Nor should you overlook the genuine opportunities ahead for metallurgical engineers. New kinds of power are calling for new kinds of metal-alloys, for instance, that can withstand the high temperatures connected with jet engines. Titanium has possibilities as one of tomorrow's new general metals; it is twice as strong as steel and half as heavy. Much research is being done on this and other items of promise, for use in everything from jewelry to machines and transportation vehicles ... Industry will welcome tomorrow's metallurgist with open arms.
Perhaps you'd like to become a chemical engineer. If so, you have selected a branch whose opportunities are without limit - for the future of chemistry is unbounded. In just the last twenty years the number of chemical engineers has increased tenfold. Much of our industry is dependent on chemistry, and new derivations and products are constantly creating new divisions in industry, meaning additional chances for the chemical engineering.
For instance, not so long ago most of our alcohol was derived from molasses. Today, alcohol from petroleum is giving that process competition. Or take plastics.
The vinyl plastics have provided us with a substitute for leather. Plastics created from silicone resins have made rockets and guided missiles possible - for they can resist the high temperatures involved. Or consider synthetic fibers from coal, petroleum and the like: the material of your fancy new slacks represents only the beginning of possible developments in this field. Just as a feather in the wind, it might be noted that today the petroleum industry hires more "comical engineers" (as the undergraduate chemical engineer likes to libel himself) than any other kind.
Right here, it might be explained that it's the chemical engineer who takes the lab discoveries of chemists and turns them into commercial realities. It's his job to take such new finds or developments as penicillin or high-octane gasoline and make them useful to us, to learn how to manufacture them economically and on a large scale.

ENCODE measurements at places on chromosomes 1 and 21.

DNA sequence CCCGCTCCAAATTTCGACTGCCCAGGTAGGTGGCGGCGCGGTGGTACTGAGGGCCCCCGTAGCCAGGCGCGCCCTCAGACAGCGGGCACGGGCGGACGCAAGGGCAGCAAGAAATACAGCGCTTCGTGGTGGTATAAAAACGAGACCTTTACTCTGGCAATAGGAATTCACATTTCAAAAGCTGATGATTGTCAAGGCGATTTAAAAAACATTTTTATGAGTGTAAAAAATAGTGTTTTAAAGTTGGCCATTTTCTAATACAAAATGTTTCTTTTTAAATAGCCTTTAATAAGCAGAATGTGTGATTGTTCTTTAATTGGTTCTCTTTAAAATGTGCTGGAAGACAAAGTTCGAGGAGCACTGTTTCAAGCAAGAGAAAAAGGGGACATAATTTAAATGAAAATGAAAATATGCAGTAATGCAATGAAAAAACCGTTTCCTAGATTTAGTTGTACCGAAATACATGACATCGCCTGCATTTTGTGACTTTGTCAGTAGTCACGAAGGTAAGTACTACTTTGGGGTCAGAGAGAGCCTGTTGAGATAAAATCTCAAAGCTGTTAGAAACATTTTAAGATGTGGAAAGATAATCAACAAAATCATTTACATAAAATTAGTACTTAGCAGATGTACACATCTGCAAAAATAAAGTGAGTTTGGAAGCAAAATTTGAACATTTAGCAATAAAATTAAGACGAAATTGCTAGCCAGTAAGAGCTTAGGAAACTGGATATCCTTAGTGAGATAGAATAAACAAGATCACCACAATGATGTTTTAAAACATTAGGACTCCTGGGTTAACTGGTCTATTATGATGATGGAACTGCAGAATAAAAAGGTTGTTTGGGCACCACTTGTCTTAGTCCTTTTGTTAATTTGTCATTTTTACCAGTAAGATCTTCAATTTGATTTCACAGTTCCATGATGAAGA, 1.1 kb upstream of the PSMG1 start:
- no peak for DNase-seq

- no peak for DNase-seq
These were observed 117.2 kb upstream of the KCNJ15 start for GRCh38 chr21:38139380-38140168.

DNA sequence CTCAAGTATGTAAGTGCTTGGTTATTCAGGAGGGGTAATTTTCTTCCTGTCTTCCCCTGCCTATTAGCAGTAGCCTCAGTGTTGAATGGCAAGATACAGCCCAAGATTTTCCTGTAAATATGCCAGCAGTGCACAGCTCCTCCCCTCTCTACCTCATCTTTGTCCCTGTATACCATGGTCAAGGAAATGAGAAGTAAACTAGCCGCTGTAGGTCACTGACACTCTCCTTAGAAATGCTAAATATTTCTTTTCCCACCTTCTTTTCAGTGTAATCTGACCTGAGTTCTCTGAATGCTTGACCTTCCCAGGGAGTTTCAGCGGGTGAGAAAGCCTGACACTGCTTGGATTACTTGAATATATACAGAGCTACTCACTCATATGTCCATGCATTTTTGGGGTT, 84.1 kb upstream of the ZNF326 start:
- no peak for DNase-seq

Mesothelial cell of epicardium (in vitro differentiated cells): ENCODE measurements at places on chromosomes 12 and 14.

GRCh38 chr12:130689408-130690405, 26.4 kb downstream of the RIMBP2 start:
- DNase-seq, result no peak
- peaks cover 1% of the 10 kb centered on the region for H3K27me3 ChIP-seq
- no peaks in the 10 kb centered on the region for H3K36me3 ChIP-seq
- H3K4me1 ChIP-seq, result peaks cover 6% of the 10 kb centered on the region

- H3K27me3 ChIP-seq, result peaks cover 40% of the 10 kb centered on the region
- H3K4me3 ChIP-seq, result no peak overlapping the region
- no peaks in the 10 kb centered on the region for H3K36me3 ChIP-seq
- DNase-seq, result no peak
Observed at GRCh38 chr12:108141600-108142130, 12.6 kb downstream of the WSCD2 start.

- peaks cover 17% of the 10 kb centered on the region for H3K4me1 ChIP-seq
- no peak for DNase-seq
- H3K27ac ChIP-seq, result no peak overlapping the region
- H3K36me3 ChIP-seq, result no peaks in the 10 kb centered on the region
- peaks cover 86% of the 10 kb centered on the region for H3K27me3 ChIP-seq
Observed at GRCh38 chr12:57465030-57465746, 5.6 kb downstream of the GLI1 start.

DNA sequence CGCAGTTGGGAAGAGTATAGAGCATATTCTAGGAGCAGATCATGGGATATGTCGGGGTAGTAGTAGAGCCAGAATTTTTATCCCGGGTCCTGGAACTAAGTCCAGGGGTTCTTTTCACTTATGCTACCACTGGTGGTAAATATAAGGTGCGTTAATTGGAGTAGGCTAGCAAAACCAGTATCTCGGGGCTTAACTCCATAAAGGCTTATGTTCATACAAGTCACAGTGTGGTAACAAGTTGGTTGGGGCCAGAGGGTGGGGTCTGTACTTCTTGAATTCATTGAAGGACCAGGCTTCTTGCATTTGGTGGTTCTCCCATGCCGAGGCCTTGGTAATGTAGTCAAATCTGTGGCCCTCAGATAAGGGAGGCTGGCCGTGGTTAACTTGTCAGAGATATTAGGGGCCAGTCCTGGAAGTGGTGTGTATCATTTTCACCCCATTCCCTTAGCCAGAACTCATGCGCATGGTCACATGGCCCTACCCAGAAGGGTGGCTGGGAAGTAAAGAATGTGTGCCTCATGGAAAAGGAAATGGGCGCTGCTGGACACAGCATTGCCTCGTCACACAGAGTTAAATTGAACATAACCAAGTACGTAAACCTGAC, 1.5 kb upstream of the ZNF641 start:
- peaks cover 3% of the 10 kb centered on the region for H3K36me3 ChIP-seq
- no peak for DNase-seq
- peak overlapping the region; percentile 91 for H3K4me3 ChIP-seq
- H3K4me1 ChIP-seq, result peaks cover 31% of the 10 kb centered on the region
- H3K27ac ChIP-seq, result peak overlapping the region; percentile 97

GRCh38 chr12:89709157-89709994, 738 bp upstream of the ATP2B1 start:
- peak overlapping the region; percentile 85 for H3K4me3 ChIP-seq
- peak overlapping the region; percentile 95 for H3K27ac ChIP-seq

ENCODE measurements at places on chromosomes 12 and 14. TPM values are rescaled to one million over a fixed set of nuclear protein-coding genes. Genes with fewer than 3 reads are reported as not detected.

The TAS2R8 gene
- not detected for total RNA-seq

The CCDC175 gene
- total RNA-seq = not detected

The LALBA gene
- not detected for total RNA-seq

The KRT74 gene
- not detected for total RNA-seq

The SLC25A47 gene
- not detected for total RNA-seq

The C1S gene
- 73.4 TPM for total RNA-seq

The industrial application of chemical processes is widespread - playing an important part in industries having to do with food, rubber, grass, paper, iron, steel and many other things. And not only does our man "engineer" a process like extracting vegetable oils from beans or seeds with solvents, but often he must devise new instruments or equipment to meet new problems.
Nucleonics needs the chemical engineer. There are probably more of his type employed at the atomic energy plants than any other branch of engineering or science. And have you ever heard of the Atomic Industrial Forum? This organization, composed of key representatives of industry, is busy exchanging information among companies and functioning otherwise to help convert atomic energy to peacetime use. The more the whole program expands, the louder will be the call for chemical engineers.
Industry in general is working behind the scenes to make tomorrow a better and more prosperous world; for it knows that what helps one helps all, The immense research programs it carries on imply expanding opportunities for you - and much of that research is the fundamental kind. At General Motors, for example, Mr. Charles F. Kettering, the veteran engineer and scientist, has an entire staff trying to discover "why the grass is green." Cracking nature's secret of, photosynthesis might mean chemically harnessing for all mankind the prime energy of the sun. As pointed out by Mr. McCuen, the manager of GM's research labs, solar energy falling upon one square mile of the earth's surface per day is equivalent to 400,000 gallons of oil or 2,000 tons of coal ... which themselves represent the sun's energy one or more steps removed.